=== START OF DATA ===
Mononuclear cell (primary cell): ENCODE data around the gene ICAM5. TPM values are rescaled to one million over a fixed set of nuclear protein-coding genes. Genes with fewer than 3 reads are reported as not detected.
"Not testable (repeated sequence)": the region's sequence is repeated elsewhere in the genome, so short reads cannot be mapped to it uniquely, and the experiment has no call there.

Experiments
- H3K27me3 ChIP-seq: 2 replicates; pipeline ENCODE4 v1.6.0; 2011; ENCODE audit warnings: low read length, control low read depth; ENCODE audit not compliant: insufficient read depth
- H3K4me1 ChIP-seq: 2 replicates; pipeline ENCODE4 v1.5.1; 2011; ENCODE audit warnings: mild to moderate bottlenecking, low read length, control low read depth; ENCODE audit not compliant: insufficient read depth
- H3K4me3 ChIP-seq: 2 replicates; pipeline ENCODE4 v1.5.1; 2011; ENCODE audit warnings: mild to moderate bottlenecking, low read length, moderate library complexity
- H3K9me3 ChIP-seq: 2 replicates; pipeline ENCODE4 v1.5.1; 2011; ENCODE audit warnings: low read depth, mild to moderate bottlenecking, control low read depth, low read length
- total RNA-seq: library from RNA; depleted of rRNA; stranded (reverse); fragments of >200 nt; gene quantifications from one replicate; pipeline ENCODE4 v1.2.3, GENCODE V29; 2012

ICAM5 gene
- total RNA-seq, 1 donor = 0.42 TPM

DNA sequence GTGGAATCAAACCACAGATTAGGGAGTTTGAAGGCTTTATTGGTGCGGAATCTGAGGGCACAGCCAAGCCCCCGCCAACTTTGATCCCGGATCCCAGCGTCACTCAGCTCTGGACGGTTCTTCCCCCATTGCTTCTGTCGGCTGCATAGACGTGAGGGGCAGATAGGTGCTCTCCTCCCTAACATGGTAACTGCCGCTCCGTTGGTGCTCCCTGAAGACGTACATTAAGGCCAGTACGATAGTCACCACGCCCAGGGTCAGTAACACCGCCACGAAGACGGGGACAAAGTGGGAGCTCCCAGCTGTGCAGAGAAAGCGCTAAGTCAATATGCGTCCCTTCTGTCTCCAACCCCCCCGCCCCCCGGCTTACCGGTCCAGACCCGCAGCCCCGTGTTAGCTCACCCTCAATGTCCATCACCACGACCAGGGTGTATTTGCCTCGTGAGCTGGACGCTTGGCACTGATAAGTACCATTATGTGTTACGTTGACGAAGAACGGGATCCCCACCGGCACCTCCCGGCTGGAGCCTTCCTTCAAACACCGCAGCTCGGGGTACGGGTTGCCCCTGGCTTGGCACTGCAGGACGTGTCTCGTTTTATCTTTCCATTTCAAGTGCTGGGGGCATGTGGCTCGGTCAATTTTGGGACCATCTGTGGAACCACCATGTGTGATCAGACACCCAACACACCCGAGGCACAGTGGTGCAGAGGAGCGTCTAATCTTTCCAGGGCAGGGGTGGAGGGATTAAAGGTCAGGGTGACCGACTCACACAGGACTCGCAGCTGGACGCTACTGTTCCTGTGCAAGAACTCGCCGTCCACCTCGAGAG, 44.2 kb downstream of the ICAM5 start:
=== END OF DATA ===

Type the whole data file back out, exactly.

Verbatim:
Mononuclear cell (primary cell): ENCODE data around the gene ICAM5. TPM values are rescaled to one million over a fixed set of nuclear protein-coding genes. Genes with fewer than 3 reads are reported as not detected.
"Not testable (repeated sequence)": the region's sequence is repeated elsewhere in the genome, so short reads cannot be mapped to it uniquely, and the experiment has no call there.

Experiments
- H3K27me3 ChIP-seq: 2 replicates; pipeline ENCODE4 v1.6.0; 2011; ENCODE audit warnings: low read length, control low read depth; ENCODE audit not compliant: insufficient read depth
- H3K4me1 ChIP-seq: 2 replicates; pipeline ENCODE4 v1.5.1; 2011; ENCODE audit warnings: mild to moderate bottlenecking, low read length, control low read depth; ENCODE audit not compliant: insufficient read depth
- H3K4me3 ChIP-seq: 2 replicates; pipeline ENCODE4 v1.5.1; 2011; ENCODE audit warnings: mild to moderate bottlenecking, low read length, moderate library complexity
- H3K9me3 ChIP-seq: 2 replicates; pipeline ENCODE4 v1.5.1; 2011; ENCODE audit warnings: low read depth, mild to moderate bottlenecking, control low read depth, low read length
- total RNA-seq: library from RNA; depleted of rRNA; stranded (reverse); fragments of >200 nt; gene quantifications from one replicate; pipeline ENCODE4 v1.2.3, GENCODE V29; 2012

ICAM5 gene
- total RNA-seq, 1 donor = 0.42 TPM

DNA sequence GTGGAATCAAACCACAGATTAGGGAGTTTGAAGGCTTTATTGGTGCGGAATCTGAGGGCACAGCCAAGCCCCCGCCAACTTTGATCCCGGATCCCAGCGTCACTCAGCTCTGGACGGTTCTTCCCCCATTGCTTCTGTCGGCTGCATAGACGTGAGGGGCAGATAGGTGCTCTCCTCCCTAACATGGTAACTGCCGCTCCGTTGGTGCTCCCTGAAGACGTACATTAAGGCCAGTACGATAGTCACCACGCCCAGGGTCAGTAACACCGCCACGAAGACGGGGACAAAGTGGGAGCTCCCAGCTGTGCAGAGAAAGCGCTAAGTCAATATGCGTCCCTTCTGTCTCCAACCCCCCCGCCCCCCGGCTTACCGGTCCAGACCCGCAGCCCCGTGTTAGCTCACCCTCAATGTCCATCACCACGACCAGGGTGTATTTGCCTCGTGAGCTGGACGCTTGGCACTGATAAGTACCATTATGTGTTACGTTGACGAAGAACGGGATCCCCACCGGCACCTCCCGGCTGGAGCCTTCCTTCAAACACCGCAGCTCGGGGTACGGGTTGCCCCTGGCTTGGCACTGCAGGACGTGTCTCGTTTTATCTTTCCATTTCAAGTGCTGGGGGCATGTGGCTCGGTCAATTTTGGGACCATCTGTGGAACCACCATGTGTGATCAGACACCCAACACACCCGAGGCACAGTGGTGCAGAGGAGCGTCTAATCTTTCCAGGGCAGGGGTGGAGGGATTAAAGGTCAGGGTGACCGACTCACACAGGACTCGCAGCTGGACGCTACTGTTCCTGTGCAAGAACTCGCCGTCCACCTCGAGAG, 44.2 kb downstream of the ICAM5 start: